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Sunday, November 9, 2014

Review: The Allotter: The Threads of Destiny by Kimberlie L Faye

Click here to buy The Allotter: The Threads of Destiny by Kimberlie L. Faye

Evie has built her life around disturbing dreams and the ability to see the length of the lives of the people around her.  Recently, it's become so overwhelming that she's afraid for her mental stability.

Her fragile world is shaken when two men cross her path in bizarre and confusing events.  She doesn't know who to trust, not even her own mind.

There's a truth about herself she's been denying.  The denial runs so deep that she needs others to help her find the answers, but Evie only receives more questions.

Gods and immortals seem to bar her path at every turn.  Will she finally realize her destiny? Or will she be lost forever to the power that is awakening within her?

“You answer my questions with questions? What the hell kind of game are you playing with me?” her voice shook with anger and frustration. 
“It is not a game I play with you. I am trying to ascertain how much information your mind can safely handle right now. That is all I’m doing.” He lifted his hands in the air in a show of surrender then took her hands into his.

Evie is a very believable character. Her ability to know how long a person will live and how they will die weighs heavily on her. This ability has shaped her life, from her career, to her living situation. Although the character growth is slow, it's consistent with the denial and fear she feels. Rather than having her identity and whatever immortal powers she might have suddenly blossom in a moment of truth, her resistance lends credence to the character.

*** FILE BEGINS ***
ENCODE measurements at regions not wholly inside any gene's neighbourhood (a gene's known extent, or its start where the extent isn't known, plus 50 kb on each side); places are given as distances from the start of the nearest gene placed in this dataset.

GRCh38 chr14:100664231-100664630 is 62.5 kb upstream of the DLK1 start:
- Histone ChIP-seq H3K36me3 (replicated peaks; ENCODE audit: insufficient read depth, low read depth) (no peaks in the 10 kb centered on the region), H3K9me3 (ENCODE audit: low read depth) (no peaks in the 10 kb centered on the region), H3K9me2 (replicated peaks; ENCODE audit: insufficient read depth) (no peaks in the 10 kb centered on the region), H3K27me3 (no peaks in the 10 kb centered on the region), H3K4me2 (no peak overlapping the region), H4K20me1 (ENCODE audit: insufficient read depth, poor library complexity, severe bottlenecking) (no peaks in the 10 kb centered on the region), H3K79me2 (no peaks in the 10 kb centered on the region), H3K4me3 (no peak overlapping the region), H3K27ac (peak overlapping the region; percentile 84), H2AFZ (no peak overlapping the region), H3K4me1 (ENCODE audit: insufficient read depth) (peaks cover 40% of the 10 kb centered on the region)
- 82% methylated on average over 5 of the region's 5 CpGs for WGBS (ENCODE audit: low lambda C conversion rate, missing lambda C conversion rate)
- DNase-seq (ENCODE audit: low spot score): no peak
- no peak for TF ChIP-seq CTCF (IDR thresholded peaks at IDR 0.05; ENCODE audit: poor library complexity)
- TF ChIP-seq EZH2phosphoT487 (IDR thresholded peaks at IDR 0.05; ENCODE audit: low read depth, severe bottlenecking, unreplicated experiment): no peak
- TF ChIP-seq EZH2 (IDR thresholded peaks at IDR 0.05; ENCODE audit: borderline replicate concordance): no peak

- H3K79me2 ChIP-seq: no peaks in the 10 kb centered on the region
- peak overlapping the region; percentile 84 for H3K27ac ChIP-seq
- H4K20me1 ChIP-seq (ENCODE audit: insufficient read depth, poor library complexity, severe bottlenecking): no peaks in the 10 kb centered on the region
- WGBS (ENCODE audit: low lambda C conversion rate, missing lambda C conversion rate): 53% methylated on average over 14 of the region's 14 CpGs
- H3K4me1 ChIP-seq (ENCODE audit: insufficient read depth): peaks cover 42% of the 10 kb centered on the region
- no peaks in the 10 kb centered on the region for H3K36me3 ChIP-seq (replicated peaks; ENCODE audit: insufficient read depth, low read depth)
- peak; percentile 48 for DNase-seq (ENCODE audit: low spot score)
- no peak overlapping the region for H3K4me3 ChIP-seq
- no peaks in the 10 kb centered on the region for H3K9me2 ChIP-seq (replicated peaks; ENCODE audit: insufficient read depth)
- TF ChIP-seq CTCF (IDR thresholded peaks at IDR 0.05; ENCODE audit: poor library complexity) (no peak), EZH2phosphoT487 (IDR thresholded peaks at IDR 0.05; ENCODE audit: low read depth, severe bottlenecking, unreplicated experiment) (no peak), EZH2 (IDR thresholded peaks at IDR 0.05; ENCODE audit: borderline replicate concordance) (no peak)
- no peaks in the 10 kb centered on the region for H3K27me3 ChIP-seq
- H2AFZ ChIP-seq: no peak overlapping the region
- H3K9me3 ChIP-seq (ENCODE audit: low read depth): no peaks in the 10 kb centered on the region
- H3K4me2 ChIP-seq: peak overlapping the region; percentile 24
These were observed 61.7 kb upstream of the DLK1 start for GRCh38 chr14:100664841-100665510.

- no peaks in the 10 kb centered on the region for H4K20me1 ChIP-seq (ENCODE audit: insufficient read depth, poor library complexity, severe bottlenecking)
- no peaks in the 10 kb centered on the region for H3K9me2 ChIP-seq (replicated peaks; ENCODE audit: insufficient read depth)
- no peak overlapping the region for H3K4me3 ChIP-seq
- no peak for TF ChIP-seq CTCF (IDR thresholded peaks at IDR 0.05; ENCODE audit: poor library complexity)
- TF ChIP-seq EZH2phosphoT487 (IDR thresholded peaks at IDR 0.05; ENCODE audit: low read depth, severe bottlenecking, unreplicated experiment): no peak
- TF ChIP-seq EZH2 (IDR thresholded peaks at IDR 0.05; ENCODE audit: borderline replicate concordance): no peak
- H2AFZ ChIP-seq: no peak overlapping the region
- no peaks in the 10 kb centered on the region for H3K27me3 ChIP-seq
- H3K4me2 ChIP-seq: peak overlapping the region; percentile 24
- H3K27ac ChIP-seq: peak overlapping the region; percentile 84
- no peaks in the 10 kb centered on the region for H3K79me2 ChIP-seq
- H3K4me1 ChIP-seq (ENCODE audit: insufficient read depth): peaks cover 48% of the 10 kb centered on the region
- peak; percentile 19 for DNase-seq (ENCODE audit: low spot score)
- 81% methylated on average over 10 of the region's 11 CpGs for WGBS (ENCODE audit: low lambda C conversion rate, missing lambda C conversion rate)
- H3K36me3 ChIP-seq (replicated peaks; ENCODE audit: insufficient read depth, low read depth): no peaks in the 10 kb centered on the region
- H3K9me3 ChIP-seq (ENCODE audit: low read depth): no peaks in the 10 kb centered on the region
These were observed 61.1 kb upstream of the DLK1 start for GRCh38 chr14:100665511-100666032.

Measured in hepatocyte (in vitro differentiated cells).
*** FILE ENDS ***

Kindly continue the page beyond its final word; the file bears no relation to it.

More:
The peripheral characters are sharp and well-formed. There is an air of mystery to most of them, as Evie is discovering who and what they are, just as she is discovering herself. Evie's instincts struggle with the lack of memory quite well. Her reaction to her mother's moment of truth foreshadows an intriguing mystery.

Weaving fantasy and mythology has been done before, but this is a refreshingly original take on the "mortal that doesn't know she's more" trope. The story does end on a cliffhanger, but it's not a brutal cut to credits. Instead, it's one of those endings that lingers in the reader's mind. It makes one wonder what's next, and how long will Evie continue to fight her true nature?

If Faye doesn't drag out the wait too long for Evie to accept the truth, and as long as the story continues to titillate with just enough information, this promises to be a very strong start to Faye's writing career.

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